He tells Business Insider that as long as we've had language, storytelling has been a powerful communication tool. 'In business, creating a compelling narrative is invaluable for motivating a team, explaining strategic priorities in a way that's easy for others to understand, or communicating complex ideas to customers and prospects. Successful senior-level leaders are good storytellers, and it's also a very useful skill early on in your career.'
Jaffe says he recognised the importance of storytelling early in his career while working at IBM. 'Storytelling is especially important in the tech industry because technology can be 'very complex, and sometimes people find technical details to be somewhat boring,' he says.
This seems like a ridiculous question to ask, but it's posed to every prospective employee at Capriotti's Sandwich Shop, a national restaurant franchise. Ashley Morris, the company's CEO, says it's the best way to learn how candidates react under pressure.
'There really is no right answer, so it's interesting to get someone's opinion and understand how they think on their feet,' Morris explains. 'The hope is that for us, we're going to find out who this person is on the inside and what's really important to him, what his morals really are, and if he'll fit on the cultural level.'
A good answer to this question is important because it means that the candidate isn't afraid of taking risks and will admit when things don't work out, says Jenny Ming, president and CEO of clothing store Charlotte Russe and former chief executive of Old Navy.
'It doesn't even have to be business; it could be life lessons. I think it's pretty telling. What did they do afterward?' she says. 'How did they overcome that? I always look for somebody who's very comfortable admitting when something didn't work out.'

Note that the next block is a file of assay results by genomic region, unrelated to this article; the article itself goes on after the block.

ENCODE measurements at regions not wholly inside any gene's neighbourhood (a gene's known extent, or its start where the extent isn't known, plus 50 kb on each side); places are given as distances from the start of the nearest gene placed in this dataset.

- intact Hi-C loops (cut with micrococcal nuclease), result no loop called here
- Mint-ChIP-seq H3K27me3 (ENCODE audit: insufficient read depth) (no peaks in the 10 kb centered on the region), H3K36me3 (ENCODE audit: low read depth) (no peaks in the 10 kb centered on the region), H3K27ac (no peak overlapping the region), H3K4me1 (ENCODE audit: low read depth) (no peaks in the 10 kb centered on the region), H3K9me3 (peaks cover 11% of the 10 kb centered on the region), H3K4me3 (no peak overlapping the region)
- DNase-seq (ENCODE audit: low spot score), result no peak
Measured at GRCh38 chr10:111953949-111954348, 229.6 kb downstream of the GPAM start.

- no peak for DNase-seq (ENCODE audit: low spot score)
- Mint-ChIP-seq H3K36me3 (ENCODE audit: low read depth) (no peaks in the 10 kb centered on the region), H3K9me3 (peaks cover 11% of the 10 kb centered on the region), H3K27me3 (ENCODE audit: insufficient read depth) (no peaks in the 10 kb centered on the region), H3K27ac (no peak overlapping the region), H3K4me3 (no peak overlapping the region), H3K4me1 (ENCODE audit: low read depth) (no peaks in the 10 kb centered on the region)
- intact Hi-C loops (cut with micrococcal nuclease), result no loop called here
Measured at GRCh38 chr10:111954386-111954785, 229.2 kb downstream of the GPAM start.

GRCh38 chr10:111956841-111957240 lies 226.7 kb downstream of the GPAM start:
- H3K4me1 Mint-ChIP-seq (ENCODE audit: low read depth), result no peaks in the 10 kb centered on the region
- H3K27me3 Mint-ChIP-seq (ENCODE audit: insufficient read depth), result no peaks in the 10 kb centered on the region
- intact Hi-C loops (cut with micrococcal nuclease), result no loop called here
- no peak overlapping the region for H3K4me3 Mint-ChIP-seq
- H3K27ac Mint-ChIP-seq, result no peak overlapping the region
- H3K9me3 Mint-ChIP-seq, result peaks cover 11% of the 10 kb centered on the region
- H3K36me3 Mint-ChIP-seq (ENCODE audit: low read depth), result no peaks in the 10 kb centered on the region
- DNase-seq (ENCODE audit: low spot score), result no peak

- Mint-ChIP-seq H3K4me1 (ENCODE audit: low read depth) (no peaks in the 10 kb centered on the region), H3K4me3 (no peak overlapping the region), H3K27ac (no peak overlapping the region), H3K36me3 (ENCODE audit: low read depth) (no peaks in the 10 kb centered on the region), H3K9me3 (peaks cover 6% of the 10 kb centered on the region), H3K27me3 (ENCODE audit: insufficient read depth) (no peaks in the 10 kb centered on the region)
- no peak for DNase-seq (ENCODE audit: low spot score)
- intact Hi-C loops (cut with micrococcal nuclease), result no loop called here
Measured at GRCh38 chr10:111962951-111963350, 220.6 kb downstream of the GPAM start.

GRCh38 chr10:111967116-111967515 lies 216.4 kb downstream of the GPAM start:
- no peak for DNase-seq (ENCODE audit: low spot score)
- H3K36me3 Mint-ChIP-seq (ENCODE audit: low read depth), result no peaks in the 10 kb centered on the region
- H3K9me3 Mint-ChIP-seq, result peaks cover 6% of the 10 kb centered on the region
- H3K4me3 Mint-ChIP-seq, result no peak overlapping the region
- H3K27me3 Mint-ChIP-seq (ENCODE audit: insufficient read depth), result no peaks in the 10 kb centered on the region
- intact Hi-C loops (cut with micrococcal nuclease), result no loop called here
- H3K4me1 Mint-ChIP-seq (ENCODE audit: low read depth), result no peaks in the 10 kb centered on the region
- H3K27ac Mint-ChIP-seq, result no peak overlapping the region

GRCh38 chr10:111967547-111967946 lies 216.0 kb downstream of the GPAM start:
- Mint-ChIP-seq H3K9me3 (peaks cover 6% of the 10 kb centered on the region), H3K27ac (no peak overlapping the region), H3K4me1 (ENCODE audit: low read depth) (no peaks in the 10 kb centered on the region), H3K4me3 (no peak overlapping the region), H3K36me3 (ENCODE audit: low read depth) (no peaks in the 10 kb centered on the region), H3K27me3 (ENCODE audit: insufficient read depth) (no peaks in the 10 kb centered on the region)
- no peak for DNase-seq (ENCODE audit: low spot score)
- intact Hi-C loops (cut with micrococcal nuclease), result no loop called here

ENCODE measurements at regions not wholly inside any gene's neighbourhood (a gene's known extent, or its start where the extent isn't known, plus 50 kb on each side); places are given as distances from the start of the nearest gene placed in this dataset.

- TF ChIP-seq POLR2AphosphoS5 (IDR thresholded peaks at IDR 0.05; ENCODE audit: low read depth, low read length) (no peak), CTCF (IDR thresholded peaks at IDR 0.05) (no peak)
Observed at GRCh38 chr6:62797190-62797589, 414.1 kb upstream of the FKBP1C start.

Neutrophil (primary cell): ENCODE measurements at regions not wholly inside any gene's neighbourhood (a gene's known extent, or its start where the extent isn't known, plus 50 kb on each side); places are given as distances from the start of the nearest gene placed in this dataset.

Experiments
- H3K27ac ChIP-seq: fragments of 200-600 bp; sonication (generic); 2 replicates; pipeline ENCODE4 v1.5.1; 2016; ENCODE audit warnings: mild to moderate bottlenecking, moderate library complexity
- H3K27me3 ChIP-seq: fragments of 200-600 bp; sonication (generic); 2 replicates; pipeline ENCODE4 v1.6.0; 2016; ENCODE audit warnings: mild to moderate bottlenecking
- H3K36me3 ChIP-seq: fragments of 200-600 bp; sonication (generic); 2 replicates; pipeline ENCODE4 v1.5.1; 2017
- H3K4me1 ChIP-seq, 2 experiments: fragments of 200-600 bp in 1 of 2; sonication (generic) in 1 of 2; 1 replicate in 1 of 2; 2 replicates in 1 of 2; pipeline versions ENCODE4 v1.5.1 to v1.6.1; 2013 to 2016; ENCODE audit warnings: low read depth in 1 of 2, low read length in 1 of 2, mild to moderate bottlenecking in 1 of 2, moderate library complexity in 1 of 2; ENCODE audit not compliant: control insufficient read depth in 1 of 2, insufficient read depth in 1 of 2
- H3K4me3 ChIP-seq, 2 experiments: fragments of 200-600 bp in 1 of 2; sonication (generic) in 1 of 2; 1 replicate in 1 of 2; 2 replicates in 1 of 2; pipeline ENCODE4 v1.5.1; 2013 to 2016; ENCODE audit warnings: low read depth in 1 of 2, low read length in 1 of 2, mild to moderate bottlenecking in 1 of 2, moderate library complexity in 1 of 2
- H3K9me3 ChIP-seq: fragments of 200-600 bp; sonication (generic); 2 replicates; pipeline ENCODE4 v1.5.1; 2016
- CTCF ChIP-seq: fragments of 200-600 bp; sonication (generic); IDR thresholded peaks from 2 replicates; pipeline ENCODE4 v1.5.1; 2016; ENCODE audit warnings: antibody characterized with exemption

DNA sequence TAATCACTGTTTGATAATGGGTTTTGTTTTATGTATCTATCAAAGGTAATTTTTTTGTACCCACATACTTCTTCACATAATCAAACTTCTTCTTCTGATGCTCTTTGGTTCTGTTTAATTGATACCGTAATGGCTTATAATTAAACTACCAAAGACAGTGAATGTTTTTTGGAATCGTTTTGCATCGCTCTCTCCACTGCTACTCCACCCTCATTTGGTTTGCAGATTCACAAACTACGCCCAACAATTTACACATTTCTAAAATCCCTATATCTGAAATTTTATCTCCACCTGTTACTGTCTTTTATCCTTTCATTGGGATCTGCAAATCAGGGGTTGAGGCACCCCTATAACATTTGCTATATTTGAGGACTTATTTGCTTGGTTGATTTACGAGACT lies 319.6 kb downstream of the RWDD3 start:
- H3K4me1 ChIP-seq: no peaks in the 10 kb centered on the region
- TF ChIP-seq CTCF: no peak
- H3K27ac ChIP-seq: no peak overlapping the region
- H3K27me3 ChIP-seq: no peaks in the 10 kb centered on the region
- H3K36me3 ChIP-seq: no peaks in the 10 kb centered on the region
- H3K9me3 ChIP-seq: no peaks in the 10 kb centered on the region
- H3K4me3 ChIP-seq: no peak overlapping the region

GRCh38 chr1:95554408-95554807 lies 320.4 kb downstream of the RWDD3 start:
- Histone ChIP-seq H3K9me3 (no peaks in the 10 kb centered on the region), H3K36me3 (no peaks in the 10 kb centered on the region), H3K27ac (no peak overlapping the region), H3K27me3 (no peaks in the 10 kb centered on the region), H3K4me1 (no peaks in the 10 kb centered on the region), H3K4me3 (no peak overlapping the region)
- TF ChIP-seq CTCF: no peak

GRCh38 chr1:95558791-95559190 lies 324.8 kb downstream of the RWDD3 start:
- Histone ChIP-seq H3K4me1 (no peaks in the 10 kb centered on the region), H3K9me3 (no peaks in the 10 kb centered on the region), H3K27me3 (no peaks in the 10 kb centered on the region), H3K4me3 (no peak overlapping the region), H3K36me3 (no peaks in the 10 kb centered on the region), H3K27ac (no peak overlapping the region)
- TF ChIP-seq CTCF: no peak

People always like to tell you about their successes, she explains, but they don't always want to tell you what didn't work out so well for them.
He especially loves this one about what motivates people because it helps him understand a candidate's passions and what makes them tick. 'I really try to get in their head about what's going to keep them going.'
Jefferson tells Business Insider that it's important to understand what motivates a person at their core because 'there will always be ups and downs in any business, and you want to make sure the person will be equally motivated during difficult times, if not more so.'
He says if you 'pursue something that you're passionate about with people who motivate you, then work is really fun, even during the difficult times.'
If we're sitting here a year from now celebrating what a great 12 months it's been for you in this role, what did we achieve together?
Garutti continues: 'The candidate should have enough strategic vision to not only talk about how good the year has been but to answer with an eye towards that bigger-picture understanding of the company -- and why they want to be here.'
If I were to say to a bunch of people who know you, 'Give me three adjectives that best describe you,' what would I hear?
Michelle Peluso, CEO of Gilt Groupe, tells Adam Bryant of the New York Times that this question is far more telling than, 'What are you good at?' which is a question she despises.
Here's what she tells each candidate: 'OK, I've interviewed an eclectic crowd about you: the guy who delivers your food, the last people you worked with, the person who can't stand you the most, your best friend from high school, your mother's neighbour, your kindergarten teacher, your high school maths teacher who loved you, and your last boss.' Then she asks: 'If I were to say to them, 'Give me three adjectives that best describe you,' what would I hear?'
Peluso says if the candidate gives her three glowing adjectives, she'll remind them that the hypothetical group includes a few people who aren't particularly fond of them.
A hammer and a nail cost $1.10, and the hammer costs one dollar more than the nail. How much does the nail cost?